Michael Marchand: (603) 271-2461
Jay Martin: (603) 271-3211
May 20, 2022
Concord, NH – The New Hampshire Fish and Game Department’s Nongame and Endangered Wildlife Program has worked tirelessly to restore endangered wildlife in New Hampshire, but these victories would not be possible without the support of Granite State residents and visitors. Today, on National Endangered Species Day, the Program reminds supporters to contribute to the 2022 Annual Appeal. The State of New Hampshire offers a $100,000 challenge grant to fund the work of the Nongame and Endangered Wildlife Program, but to qualify the program must raise an equal amount in private contributions by June 30, 2022. These funds are also critical in order to meet federal grant-matching requirements. Visit www.wildnh.com/nongame to donate.
There are currently 51 species on the New Hampshire threatened and endangered wildlife list. Of these, 12 are also protected by the U.S. Endangered Species Act. The New Hampshire Fish and Game Department works in partnership with the U.S. Fish and Wildlife Service, other federal and state agencies, non-governmental organizations, volunteers, and landowners to conserve and recover these species. As one example, bald eagles have been delisted on both the state and federal endangered wildlife lists as a result of these strong partnership efforts. With continued public support through private donations, the Department’s Nongame and Endangered Wildlife Program has led efforts which have successfully worked toward the restoration of populations such as piping plovers, Canada lynx, and terns.
Last year was a record-setting summer for the state-endangered and federally threatened piping plovers nesting on Hampton and Seabrook Beaches. The thirteen pairs of birds recorded represented best ever numbers not seen since the project began in 1997. However, the season also included several challenges to the developing chicks, demonstrating the importance of NH Fish and Game biological monitors and trained volunteers. NH Fish and Game biologists monitor piping plover breeding activity on the beaches, protect nests with exclosure fencing, and educate the public about the species. Conservation efforts by many partners, and the cooperation of beachgoers, have helped the piping plover population reach close to 2,000 pairs along the Atlantic Coast since the bird was listed as threatened under the Endangered Species Act in 1986. To learn more about New Hampshire’s Piping Plover Project visit: www.wildnh.com/nongame/project-plover.html.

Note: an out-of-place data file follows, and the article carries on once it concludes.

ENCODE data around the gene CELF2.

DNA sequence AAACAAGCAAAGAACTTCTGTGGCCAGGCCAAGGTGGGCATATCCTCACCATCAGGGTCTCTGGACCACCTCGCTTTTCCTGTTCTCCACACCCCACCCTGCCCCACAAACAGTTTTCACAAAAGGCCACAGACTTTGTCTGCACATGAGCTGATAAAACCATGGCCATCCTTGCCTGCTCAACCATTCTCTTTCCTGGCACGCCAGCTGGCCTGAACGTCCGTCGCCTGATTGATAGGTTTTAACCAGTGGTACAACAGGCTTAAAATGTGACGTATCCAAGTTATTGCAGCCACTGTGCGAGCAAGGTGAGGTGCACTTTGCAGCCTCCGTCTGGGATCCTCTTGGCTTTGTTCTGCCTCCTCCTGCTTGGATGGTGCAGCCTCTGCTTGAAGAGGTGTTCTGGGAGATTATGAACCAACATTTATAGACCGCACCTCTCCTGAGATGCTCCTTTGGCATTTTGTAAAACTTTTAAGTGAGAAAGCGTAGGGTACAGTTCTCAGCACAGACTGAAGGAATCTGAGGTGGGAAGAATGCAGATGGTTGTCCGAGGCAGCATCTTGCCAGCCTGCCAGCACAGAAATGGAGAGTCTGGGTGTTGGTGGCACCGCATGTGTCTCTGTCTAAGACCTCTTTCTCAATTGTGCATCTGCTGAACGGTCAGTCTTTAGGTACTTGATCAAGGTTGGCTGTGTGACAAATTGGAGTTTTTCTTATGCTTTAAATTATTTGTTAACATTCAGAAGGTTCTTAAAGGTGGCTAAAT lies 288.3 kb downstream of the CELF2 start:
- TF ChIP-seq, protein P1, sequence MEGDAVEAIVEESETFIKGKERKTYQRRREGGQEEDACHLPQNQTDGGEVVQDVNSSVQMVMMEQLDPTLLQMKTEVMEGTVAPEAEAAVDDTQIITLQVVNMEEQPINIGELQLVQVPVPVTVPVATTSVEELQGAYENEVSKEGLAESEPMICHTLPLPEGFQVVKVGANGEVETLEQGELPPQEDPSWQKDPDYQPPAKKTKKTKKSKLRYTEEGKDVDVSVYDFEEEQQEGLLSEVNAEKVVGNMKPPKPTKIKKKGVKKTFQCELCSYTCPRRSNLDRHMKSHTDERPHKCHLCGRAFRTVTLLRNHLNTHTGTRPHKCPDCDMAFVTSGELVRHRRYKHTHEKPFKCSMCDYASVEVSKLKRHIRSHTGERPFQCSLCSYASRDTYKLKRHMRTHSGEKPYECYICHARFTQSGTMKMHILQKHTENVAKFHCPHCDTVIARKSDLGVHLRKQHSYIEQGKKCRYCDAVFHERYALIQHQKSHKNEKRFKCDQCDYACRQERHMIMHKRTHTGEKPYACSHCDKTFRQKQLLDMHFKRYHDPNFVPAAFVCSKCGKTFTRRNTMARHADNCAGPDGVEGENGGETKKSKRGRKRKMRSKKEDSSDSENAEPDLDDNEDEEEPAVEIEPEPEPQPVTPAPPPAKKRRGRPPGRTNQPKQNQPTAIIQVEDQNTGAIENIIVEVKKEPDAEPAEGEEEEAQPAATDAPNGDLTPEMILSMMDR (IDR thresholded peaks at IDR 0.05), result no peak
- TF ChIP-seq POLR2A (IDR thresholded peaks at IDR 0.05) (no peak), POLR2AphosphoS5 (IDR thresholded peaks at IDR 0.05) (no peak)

Canada lynx, which are federally threatened and state endangered, had disappeared from New Hampshire by the 1970s. Sightings were rare over the next 30 years until 2011 when four lynx kittens were observed in Pittsburg. Sightings of lynx and evidence of their presence continue to increase. NH Fish and Game monitored lynx using a large network of remote trail cameras. Since the cameras were first deployed in 2014, lynx have been detected 96 times on 26 different cameras. Survey work was coordinated with the Northeast Climate Science Center, University of Massachusetts-Amherst, the U.S. Fish and Wildlife Service, and the U.S. Forest Service. Wildlife corridors are critical for the conservation of wildlife in New Hampshire, including Canada lynx, and now New Hampshire has a statewide map of wildlife corridors to aid in conservation efforts. To learn more about the NH Wildlife Corridors project, visit https://www.wildlife.state.nh.us/nongame/corridors.html.
“Once a species is imperiled to the point that it is listed as endangered, recovery is often difficult and can take many years,” said Nongame and Endangered Wildlife Program Supervisor Mike Marchand. “We are thrilled that bald eagles are now recovered in both New Hampshire and across the country and that we are having success recovering other species.” In addition to the effort invested in recovering federally endangered species, the Nongame and Endangered Wildlife Program and partners are investing in conserving a large number of wildlife species, before federal listing is warranted, such as Blanding’s and spotted turtles. The NH Wildlife Action Plan identifies actions necessary to conserve 169 Species in Greatest Need of Conservation, along with the diverse habitats in which they exist.
To help restore species such as the piping plovers, Canada lynx, and others, the New Hampshire Fish and Game Department is asking the public to support its 2021 appeal for its Nongame and Endangered Wildlife Program. Visit www.wildnh.com/nongame to learn more about the program and to donate.